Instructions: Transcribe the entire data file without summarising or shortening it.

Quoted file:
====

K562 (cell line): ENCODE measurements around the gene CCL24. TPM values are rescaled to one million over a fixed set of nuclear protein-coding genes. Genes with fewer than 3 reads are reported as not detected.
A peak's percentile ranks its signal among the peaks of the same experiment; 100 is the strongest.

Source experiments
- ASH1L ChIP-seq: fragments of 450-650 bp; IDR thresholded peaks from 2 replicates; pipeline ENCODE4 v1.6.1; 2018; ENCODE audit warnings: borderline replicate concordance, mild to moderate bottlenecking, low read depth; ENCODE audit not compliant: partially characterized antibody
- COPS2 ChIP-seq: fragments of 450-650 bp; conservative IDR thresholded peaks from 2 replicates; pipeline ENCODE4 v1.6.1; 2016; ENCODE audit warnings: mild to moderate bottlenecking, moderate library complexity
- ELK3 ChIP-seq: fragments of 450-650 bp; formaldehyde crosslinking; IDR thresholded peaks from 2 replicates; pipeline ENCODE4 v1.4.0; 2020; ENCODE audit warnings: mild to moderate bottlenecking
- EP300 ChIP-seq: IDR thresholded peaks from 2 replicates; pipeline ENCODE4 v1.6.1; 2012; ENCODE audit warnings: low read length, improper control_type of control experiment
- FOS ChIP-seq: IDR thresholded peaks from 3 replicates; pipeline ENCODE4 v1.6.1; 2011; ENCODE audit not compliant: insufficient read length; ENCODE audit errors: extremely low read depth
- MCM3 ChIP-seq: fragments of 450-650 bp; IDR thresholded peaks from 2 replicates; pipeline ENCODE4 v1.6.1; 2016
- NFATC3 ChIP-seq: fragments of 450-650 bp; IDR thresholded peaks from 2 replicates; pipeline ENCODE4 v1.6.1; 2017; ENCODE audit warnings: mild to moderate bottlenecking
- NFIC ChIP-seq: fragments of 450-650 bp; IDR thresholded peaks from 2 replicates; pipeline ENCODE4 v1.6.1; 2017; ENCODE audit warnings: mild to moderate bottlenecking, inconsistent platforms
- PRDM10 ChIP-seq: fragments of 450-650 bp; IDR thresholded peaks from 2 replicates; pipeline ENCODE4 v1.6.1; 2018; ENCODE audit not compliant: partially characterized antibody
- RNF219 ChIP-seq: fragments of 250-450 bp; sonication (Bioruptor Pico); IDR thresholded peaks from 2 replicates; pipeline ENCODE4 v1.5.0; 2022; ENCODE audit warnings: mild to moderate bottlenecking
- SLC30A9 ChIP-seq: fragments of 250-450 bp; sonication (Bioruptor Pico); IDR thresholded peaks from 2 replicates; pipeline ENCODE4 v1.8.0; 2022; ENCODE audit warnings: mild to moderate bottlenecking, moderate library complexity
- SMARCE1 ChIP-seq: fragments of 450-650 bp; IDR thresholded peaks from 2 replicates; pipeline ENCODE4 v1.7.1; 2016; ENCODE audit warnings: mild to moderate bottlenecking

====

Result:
K562 (cell line): ENCODE measurements around the gene CCL24. TPM values are rescaled to one million over a fixed set of nuclear protein-coding genes. Genes with fewer than 3 reads are reported as not detected.
A peak's percentile ranks its signal among the peaks of the same experiment; 100 is the strongest.

Source experiments
- ASH1L ChIP-seq: fragments of 450-650 bp; IDR thresholded peaks from 2 replicates; pipeline ENCODE4 v1.6.1; 2018; ENCODE audit warnings: borderline replicate concordance, mild to moderate bottlenecking, low read depth; ENCODE audit not compliant: partially characterized antibody
- COPS2 ChIP-seq: fragments of 450-650 bp; conservative IDR thresholded peaks from 2 replicates; pipeline ENCODE4 v1.6.1; 2016; ENCODE audit warnings: mild to moderate bottlenecking, moderate library complexity
- ELK3 ChIP-seq: fragments of 450-650 bp; formaldehyde crosslinking; IDR thresholded peaks from 2 replicates; pipeline ENCODE4 v1.4.0; 2020; ENCODE audit warnings: mild to moderate bottlenecking
- EP300 ChIP-seq: IDR thresholded peaks from 2 replicates; pipeline ENCODE4 v1.6.1; 2012; ENCODE audit warnings: low read length, improper control_type of control experiment
- FOS ChIP-seq: IDR thresholded peaks from 3 replicates; pipeline ENCODE4 v1.6.1; 2011; ENCODE audit not compliant: insufficient read length; ENCODE audit errors: extremely low read depth
- MCM3 ChIP-seq: fragments of 450-650 bp; IDR thresholded peaks from 2 replicates; pipeline ENCODE4 v1.6.1; 2016
- NFATC3 ChIP-seq: fragments of 450-650 bp; IDR thresholded peaks from 2 replicates; pipeline ENCODE4 v1.6.1; 2017; ENCODE audit warnings: mild to moderate bottlenecking
- NFIC ChIP-seq: fragments of 450-650 bp; IDR thresholded peaks from 2 replicates; pipeline ENCODE4 v1.6.1; 2017; ENCODE audit warnings: mild to moderate bottlenecking, inconsistent platforms
- PRDM10 ChIP-seq: fragments of 450-650 bp; IDR thresholded peaks from 2 replicates; pipeline ENCODE4 v1.6.1; 2018; ENCODE audit not compliant: partially characterized antibody
- RNF219 ChIP-seq: fragments of 250-450 bp; sonication (Bioruptor Pico); IDR thresholded peaks from 2 replicates; pipeline ENCODE4 v1.5.0; 2022; ENCODE audit warnings: mild to moderate bottlenecking
- SLC30A9 ChIP-seq: fragments of 250-450 bp; sonication (Bioruptor Pico); IDR thresholded peaks from 2 replicates; pipeline ENCODE4 v1.8.0; 2022; ENCODE audit warnings: mild to moderate bottlenecking, moderate library complexity
- SMARCE1 ChIP-seq: fragments of 450-650 bp; IDR thresholded peaks from 2 replicates; pipeline ENCODE4 v1.7.1; 2016; ENCODE audit warnings: mild to moderate bottlenecking